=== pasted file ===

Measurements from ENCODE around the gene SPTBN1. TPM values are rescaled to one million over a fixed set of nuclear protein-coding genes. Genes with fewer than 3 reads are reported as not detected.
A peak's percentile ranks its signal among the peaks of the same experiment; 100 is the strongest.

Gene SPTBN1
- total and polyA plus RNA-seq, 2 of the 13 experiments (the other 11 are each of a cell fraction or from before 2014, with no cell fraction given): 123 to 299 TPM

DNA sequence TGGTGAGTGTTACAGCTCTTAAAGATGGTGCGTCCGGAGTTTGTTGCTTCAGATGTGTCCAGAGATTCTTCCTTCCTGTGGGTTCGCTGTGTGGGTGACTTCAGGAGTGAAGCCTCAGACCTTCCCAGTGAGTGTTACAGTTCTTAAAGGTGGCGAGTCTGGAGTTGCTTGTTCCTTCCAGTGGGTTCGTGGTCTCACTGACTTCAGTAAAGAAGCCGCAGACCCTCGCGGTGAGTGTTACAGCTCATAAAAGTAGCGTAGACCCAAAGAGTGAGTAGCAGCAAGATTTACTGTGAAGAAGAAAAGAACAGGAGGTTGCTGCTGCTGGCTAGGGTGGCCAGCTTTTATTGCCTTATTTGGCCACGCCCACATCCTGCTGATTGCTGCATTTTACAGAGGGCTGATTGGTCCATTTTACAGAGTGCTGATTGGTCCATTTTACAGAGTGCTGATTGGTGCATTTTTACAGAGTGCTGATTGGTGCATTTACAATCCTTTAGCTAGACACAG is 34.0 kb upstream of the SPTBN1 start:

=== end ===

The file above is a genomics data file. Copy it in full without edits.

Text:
Measurements from ENCODE around the gene SPTBN1. TPM values are rescaled to one million over a fixed set of nuclear protein-coding genes. Genes with fewer than 3 reads are reported as not detected.
A peak's percentile ranks its signal among the peaks of the same experiment; 100 is the strongest.

Gene SPTBN1
- total and polyA plus RNA-seq, 2 of the 13 experiments (the other 11 are each of a cell fraction or from before 2014, with no cell fraction given): 123 to 299 TPM

DNA sequence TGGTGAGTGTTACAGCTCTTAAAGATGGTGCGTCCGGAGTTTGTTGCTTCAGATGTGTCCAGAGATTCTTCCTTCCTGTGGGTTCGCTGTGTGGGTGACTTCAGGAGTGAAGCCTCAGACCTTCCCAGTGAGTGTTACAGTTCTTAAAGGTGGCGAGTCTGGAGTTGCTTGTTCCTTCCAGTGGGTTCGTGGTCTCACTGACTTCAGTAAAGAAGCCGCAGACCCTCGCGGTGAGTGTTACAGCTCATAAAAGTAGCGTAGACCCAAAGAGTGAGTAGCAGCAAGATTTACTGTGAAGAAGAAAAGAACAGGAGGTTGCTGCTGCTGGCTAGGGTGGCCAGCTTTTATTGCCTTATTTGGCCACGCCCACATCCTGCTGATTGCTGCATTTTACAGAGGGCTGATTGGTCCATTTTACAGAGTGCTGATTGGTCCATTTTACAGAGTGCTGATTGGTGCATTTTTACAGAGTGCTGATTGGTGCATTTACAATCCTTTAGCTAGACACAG is 34.0 kb upstream of the SPTBN1 start: